Lineage and DNA, a lesson for a young Jew from the Peddlers and Parchment of Brooklyn.
Lineage, and especially Yichus - Pedigree, has traditionally been paramount to the Jewish People. To have Yichus as a Jew, one has to be descended from distinguished ancestors, such as famous Rabbis or community leaders. Families with Yichus were careful to record it, and tried to marry off their sons and daughters to those who also had distinguished lineage. Life for the Jews in Eastern and Western Europe made it quite difficult to keep records of lineage in general, and many records such as birth and death certificates were lost or destroyed.
Difficulties of Genealogy
The events that caused the destruction of recorded lineages unfolded across Europe for hundreds of years. Hostility of the Christians toward the Jews led to sometimes forcing the Jews to convert, confiscating their property, burning synagogues, expulsions, and even burning Jews at the stake, among other methods of persecution. In the 11th century, the first crusade started out from France, seeking to take control of the Land of Israel. Along the way, the crusaders passed through Germany and mercilessly wiped out entire Jewish communities, murdering thousands of innocent men, women, and children.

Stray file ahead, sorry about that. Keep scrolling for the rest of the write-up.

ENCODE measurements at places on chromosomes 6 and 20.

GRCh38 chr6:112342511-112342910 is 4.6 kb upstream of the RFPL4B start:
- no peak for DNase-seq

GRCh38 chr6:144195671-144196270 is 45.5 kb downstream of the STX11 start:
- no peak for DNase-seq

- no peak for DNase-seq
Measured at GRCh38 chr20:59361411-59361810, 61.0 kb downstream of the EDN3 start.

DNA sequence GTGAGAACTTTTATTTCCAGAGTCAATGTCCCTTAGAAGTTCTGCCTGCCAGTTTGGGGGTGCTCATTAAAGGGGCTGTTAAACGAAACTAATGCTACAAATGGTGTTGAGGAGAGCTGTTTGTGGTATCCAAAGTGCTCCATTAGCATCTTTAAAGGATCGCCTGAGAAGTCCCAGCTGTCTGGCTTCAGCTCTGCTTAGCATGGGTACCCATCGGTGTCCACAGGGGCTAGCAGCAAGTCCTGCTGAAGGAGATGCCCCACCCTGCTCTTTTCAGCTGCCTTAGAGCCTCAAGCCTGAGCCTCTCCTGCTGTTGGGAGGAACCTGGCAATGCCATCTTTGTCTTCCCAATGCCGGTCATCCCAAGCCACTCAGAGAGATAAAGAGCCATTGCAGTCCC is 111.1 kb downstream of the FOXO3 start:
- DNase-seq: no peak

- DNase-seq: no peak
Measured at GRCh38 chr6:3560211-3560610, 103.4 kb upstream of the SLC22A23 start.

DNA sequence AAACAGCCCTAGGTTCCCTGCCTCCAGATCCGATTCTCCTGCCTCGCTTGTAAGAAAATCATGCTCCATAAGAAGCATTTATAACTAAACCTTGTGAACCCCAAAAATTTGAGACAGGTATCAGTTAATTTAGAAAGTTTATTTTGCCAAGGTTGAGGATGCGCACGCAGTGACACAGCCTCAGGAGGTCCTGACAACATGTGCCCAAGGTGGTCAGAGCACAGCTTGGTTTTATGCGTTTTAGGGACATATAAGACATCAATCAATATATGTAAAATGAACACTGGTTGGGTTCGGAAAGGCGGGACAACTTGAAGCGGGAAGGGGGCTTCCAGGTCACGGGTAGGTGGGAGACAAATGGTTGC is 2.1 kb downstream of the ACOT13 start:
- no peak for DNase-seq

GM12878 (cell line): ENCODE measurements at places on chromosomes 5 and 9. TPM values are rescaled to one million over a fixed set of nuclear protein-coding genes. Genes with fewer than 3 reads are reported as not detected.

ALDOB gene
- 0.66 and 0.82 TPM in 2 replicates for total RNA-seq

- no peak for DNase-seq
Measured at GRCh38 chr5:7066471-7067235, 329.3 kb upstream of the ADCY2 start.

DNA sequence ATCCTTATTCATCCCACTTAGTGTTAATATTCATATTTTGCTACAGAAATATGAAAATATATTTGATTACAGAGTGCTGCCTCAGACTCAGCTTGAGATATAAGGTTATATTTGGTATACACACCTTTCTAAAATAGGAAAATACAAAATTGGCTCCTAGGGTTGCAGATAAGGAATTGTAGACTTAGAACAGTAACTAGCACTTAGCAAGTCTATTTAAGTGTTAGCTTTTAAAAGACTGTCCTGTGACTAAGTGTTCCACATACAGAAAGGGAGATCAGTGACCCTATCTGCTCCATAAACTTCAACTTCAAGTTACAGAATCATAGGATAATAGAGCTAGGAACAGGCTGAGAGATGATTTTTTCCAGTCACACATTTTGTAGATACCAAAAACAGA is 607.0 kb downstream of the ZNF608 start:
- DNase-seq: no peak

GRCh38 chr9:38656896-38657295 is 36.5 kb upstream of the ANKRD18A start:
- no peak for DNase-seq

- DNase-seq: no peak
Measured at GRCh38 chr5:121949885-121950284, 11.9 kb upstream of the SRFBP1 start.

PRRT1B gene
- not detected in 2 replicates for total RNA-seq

Fast forward a few hundred years, during which the Jewish People continued to be persecuted, expelled from their homes, tortured, and murdered, to the infamous progroms of 1648/49. A Ukrainian rebellion broke out against the Poles led by a Ukrainian Cossack named Bogdan Chmielnicki. Chmielnicki was a vicious anti-Semite who wanted to annihilate the Jewish People. Chmielnicki’s forces killed over 100,000 Jews and destroyed 300 Jewish communities in the most sadistic ways imaginable. These examples of Jewish persecution are just a tiny fraction of the numerous instances of horrors inflicted on them. It is no wonder then, that the records of lineage were largely lost amidst such pandemonium.
Despite the difficulty, the records of Yichus of many truly illustrious Rabbinic families were preserved, surviving all the upheaval. These genealogies are a precious treasure, as they provide the Jewish community with a way to connect to their ancestry if they have relation to these lineages. According to Dr. Jeffrey Mark Paull, because Jews mostly married within the tribe, many, if not most, descend from a prominent Rabbi or Rabbinic lineage, although they may not be aware of it.
Dr. Paull writes in a paper to say that all Ashkenazi Jews are related or that all Ashkenazi Jews descend from Rashi is not as much of an overstatement as one might think. According to Bennett Greenspan of Family Tree DNA, any Ashkenazi Jew who takes the Family Finder autosomal DNA test will match more than 80% of the other Ashkenazi Jews in the database. So there really is a pretty good chance of the average Ashkenazi Jew finding a Rabbinic Family somewhere in their ancestry. From there they become privy to a wealth of genealogical literature, and open a door to discovering more about their past.